Speech on Truman’s Loyalty Program

Rep. Chester E. Holifield (D - California)

June 27, 1947

…I wish to express today my deep concern over a new and dangerous tendency in American life, which I think threatens the very existence of the United States as a free nation.

I do not refer to any growth of communism or fascism as such, but I do refer to the conduct of those who are most vocal in their efforts to-they say-”defend us against communism and fascism.”

These people, while castigating individuals and organizations as being Communist or Fascist, deny these same individuals or organizations the right of a fair trial, the right of self-defense, the right of equal opportunity, to publicize their defense, against their accusers…

…[W]e all know that the very root of our democracy is in the freedom and opportunity of each American to think for himself, to speak his thoughts to his neighbor, and that his ability to do so depends, most, importantly of all, upon the freedom of his neighbors to speak their minds, upon any subject, without fear of reprisal or oppression.

If the expression of all points of view is in any respect curtailed, or citizens are to that extent deprived of the opportunity to reach their own conclusions, they are deprived of the founding fathers’ principle of free speech, and free assembly, and therefore the play and interplay of free ideas among free men…

Let us then review some of the dangerous practices of today. During the 1946 campaign, the red-smearing technique of Hitler was used, and used successfully, to retire many progressive men from public life. Men whose patriotism was unquestioned, men who stood for the best prin-ciples of American democracy.

But they found themselves helpless against the insidious technique of character assassination… In too many instances, there was no oppor-tunity for the accused to face his accuser on an equal basis before the bar of public attention…

Candidates for public office were defeated. Their civil rights had been violated, and they paid the penalty.

But the process which the victors used, holds within it a danger of which we should all be aware-that technique of character assassination continues. It continues in the press. It continues in the radio…

As a result of this hysteria, this panic against communism, President Truman has issued a so-called loyalty order. I believe that President Tru-man is sincere in issuing such an order. I question the wisdom of the methods proposed, however,… of determining loyalty, or disloyalty, the provisions for defense against one’s accuser. I do not question the sincerity of the President, nor the desirability of his purpose. I realize that we do not want either Communists or Fascists taking part in con-fidential positions in our National Government. However, many immi-nently conservative, reputable people… think that certain terms of the order, and the loose method of determining disloyalty, are dangerously broad and lacking in safeguards for the freedom of the individual. The order bestows on the Attorney General arbitrary judicial power regard-ing civil liberties heretofore reserved to the courts…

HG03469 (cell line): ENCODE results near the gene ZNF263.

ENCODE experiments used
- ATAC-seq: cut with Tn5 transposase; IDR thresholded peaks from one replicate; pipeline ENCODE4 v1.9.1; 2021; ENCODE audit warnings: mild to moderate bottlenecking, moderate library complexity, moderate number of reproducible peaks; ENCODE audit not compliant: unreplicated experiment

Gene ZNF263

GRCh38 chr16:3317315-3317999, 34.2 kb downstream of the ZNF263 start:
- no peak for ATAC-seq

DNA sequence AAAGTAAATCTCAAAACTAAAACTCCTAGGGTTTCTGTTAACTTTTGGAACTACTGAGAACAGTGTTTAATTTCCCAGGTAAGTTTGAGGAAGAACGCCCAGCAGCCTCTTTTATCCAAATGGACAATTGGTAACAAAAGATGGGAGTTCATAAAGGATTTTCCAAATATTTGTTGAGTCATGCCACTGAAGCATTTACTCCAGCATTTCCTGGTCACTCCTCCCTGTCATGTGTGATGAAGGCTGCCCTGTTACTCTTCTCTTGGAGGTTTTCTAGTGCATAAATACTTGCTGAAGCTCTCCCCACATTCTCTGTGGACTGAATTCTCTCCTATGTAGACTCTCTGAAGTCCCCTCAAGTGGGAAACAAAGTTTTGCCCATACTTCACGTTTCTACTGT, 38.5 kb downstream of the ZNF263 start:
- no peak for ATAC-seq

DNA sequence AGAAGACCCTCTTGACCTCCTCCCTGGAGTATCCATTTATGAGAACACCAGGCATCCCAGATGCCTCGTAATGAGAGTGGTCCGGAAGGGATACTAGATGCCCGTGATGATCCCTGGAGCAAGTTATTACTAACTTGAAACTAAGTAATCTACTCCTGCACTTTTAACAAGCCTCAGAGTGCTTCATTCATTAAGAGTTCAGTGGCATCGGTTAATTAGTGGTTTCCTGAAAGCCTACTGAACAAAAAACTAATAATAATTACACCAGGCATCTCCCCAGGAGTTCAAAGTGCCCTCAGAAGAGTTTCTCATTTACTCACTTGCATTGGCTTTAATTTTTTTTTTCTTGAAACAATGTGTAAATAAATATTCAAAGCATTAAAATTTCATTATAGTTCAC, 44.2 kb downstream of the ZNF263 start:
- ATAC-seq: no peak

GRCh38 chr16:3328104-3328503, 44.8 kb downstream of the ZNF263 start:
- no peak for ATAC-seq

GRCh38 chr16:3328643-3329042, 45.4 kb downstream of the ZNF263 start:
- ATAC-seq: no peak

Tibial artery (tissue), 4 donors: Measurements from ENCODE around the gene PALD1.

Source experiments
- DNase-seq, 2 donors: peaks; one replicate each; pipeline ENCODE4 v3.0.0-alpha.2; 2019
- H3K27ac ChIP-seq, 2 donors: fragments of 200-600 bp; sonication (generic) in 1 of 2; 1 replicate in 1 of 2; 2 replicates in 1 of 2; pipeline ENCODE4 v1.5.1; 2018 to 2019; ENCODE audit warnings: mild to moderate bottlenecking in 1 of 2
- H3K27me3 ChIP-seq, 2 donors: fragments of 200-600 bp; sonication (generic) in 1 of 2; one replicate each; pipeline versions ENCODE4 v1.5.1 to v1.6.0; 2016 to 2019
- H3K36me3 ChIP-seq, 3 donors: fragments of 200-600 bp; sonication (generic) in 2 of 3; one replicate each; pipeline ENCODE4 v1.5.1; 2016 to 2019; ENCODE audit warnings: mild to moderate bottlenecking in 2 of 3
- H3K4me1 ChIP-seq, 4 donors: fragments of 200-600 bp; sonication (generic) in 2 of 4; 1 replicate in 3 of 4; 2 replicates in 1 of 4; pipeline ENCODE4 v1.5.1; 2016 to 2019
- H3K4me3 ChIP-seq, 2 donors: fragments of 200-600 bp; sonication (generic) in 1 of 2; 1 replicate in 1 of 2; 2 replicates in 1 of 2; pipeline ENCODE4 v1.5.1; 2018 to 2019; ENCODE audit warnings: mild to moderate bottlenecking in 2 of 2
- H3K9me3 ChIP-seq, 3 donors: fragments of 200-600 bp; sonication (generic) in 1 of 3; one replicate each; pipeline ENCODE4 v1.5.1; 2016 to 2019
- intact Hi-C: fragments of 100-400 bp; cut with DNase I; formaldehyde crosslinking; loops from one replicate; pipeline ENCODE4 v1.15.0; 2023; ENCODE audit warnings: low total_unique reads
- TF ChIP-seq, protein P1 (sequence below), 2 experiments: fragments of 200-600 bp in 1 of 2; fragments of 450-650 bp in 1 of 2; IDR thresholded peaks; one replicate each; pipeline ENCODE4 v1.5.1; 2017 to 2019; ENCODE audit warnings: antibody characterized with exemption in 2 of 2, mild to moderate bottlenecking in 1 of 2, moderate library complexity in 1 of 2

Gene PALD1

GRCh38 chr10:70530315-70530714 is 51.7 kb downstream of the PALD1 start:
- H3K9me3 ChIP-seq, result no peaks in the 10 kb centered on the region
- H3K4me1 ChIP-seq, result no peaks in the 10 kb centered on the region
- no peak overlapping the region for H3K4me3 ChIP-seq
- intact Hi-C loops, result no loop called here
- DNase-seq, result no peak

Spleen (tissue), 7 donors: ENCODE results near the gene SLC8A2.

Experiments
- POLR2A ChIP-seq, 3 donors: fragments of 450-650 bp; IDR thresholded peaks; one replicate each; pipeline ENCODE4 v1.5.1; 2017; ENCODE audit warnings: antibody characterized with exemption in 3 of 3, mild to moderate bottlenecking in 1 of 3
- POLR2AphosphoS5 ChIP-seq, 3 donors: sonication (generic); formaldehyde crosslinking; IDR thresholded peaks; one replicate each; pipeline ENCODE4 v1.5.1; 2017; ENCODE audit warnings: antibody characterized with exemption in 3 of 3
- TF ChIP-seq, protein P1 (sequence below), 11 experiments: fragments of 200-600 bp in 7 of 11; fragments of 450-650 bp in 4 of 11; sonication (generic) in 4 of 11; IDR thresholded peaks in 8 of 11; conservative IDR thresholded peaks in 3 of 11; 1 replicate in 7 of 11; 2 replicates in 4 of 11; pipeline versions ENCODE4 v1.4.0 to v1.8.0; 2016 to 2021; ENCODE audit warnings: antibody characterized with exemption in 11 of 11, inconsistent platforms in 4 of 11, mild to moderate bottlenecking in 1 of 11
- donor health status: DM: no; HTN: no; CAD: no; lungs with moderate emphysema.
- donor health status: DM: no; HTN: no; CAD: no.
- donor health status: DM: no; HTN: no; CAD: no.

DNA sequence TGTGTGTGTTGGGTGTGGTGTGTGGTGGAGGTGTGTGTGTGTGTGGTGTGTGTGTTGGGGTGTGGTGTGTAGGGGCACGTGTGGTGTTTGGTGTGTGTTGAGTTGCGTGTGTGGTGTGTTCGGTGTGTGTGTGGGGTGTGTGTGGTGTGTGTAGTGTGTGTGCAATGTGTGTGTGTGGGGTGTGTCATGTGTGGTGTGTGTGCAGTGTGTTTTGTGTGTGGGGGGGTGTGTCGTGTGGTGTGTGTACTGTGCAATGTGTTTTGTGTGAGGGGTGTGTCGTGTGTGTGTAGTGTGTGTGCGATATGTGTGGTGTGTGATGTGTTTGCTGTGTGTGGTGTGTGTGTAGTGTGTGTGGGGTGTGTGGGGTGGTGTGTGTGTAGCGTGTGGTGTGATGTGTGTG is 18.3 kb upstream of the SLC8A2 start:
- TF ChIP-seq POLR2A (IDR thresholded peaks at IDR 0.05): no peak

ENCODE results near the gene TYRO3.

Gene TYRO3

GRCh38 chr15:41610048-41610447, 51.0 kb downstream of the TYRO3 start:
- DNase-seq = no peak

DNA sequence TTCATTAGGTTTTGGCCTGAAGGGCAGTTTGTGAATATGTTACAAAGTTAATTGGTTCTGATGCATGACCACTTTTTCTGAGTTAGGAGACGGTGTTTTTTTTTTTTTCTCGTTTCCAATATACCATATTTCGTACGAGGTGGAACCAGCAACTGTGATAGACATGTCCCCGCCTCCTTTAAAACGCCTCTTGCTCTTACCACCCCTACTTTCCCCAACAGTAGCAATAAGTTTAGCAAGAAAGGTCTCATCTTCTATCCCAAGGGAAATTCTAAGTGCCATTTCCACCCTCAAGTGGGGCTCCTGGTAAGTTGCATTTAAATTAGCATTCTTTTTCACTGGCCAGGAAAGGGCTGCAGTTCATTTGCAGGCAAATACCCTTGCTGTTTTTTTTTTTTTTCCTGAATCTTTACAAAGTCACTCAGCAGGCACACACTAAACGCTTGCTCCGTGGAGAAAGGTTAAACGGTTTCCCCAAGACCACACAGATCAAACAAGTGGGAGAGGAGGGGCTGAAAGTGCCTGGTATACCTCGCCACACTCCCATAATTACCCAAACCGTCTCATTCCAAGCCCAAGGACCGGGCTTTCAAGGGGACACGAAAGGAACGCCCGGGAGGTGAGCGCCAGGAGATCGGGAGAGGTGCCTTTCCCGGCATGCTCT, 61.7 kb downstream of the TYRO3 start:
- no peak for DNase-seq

It is only the police states that desire the growth of fear in the hearts of their abject subjects. If we continue these practices, people will fear that their jobs will be jeopardized, or that their security will be threat-ened, or that they will be publicly attacked, and have no means of an-swering that attack.

They will be afraid to express or to listen to any ideas, whether radical or conservative. The totalitarian states purposely encouraged the growth of fear to control their people. They believe in both tyranny of the body and tyranny of the mind.

We know that neither Hitler, Stalin, nor Mussolini could rise to power until they had established the pattern for suppressing dissenting ideas… They established it through the suppression of civil liberties and the persecution of the opposition. They created fear, panic, and hysteria in the minds of the people.

These are the things, therefore, that we must guard against. We must guard against the suppression of civil liberties.

We must guard against intemperance and intolerance, whether it be of ideas or of minority groups.

If we do not guard against these insidious practices and methods, our best efforts to combat communism and fascism will fail.

These are the methods which destroy democracy. And when democ-racy is destroyed, either fascism or communism rushes in to fill the vac-uum…

Let me conclude my remarks by reminding you of the oft-quoted state-ment of Voltaire. “I do not believe a word that you say, but I will defend with my life, if need be, your right to say it.”

That is the spirit of democracy, and that attitude of heart and mind must be our guide and compass in the perilous days that lie ahead.

TeachingAmericanHistory.org is a project of the Ashbrook Center at Ashland University

401 College Avenue | Ashland, Ohio 44805 (419) 289-5411 | (877) 289-5411 (Toll Free)

info@TeachingAmericanHistory.org